PMID: 26581878
ISSN: 1098-2280
CID: 1848602

E-Cigarette Aerosols Induce Neurobiological and Neurobehavioral Alterations in Mice Exposed during Early Life [Meeting Abstract]

Lauterstein, D. E.; Tijerina, P. B.; Corbett, K.; Gordon, T.; Aschner, M.; Parmalee, N.; Conrad, K.; Allen, J.; Cory-Slechta, D.; Zelikoff, J. T.; Klein, C. B.
ISSN: 0893-6692
CID: 2307642

Epigenetic assays: Updates, benefits, and limitations [Meeting Abstract]

Klein, C B
The burgeoning field of environmental epigenetics relies on a multitude of assays (in vitro, in silico) and in vivo, to assess a variety of epigenetic endpoints following exposures to toxicants and environmental agents. Epigenetic assessments of DNA methylation and histone modification status can be made on a genome-wide basis, or on a genespecific basis, often with differing outcomes depending in part on the dose, the duration of exposure, the cell type and the snapshot of time at which the assessments were made. An update on epigenetic assays, benefits and limitations will be presented, with an emphasis on assays that are cell based and informative using human-exposure relevant doses of several recognized epigenome modifiers, including carcinogenic metals, arsenic, and other examples
ISSN: 0893-6692
CID: 1291792

Current and future prospectives for jobs in science [Meeting Abstract]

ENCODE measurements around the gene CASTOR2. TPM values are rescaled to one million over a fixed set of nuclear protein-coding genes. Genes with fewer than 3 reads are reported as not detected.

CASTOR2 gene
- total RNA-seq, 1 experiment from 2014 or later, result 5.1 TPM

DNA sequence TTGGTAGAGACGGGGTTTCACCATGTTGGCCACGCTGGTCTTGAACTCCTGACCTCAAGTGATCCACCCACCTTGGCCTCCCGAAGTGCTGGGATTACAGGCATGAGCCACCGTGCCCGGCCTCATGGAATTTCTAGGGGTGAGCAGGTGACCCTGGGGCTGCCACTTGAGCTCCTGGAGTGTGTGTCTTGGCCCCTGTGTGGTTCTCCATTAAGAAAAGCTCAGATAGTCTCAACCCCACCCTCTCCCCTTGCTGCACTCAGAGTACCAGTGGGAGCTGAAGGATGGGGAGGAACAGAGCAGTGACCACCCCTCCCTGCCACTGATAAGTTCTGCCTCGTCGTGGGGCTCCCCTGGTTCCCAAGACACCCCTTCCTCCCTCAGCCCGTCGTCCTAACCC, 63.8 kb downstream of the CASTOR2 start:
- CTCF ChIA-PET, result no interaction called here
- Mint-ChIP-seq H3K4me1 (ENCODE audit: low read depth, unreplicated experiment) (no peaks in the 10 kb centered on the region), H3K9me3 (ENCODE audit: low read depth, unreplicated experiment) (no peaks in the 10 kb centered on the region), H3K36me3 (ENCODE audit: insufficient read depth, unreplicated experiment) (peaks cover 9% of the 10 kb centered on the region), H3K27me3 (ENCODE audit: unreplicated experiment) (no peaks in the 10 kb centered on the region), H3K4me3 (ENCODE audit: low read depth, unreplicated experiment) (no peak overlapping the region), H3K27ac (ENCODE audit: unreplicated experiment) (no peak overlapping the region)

Klein, C B
In an economic climate in which federal funding of research continues to decline and the costs of doing science have risen dramatically, the competition for grants and jobs, and especially academic positions in science careers is at an all-time high. EMGS members face ongoing challenges on all fronts. This session will focus on current and future job trends in environmental health sciences, with an emphasis on the types of jobs and the level of education that is required for various job descriptions in basic and applied sciences in environmental health, environmental toxicology, environmental exposures risk assessment and other related job descriptions. It will address the diversity of employment arenas-academia, government and private industry-that are relevant to the EMGS membership. This session will open up discussions that will be of interest to EMGS students, postdocs, early career researchers, and sunset career scientists, as well
ISSN: 0893-6692
CID: 1291802


Chapter by: Klein, Catherine; Costa, Max
in: Handbook on the toxicology of metals by Nordberg, Gunnar; Fowler, Bruce A; Nordberg, Monica [Eds]
Amsterdam : Academic Press, 2014
pp. 1091-1111
ISBN: 9780444594532
CID: 2061012

Building on the past, shaping the future: The environmental mutagenesis and genomics society

Wilson, Thomas E; Demarini, David M; Dertinger, Stephen D; Engelward, Bevin P; Hanawalt, Philip C; Macgregor, James T; Smith-Roe, Stephanie L; Witt, Kristine L; Yauk, Carole L; Ljungman, Mats; Schwartz, Jeffrey L; Klein, Catherine B
In late 2012, the members of the Environmental Mutagen Society voted to change its name to the Environmental Mutagenesis and Genomics Society. Here, we describe the thought process that led to adoption of the new name, which both respects the rich history of a Society founded in 1969 and reflects the many advances in our understanding of the nature and breadth of gene-environment interactions during the intervening 43 years. Environ. Mol. Mutagen. 54:153-157, 2013. (c) 2013 Wiley Periodicals, Inc.
PMID: 23444128
ISSN: 0893-6692
CID: 255582

Harnessing genomics to identify environmental determinants of heritable disease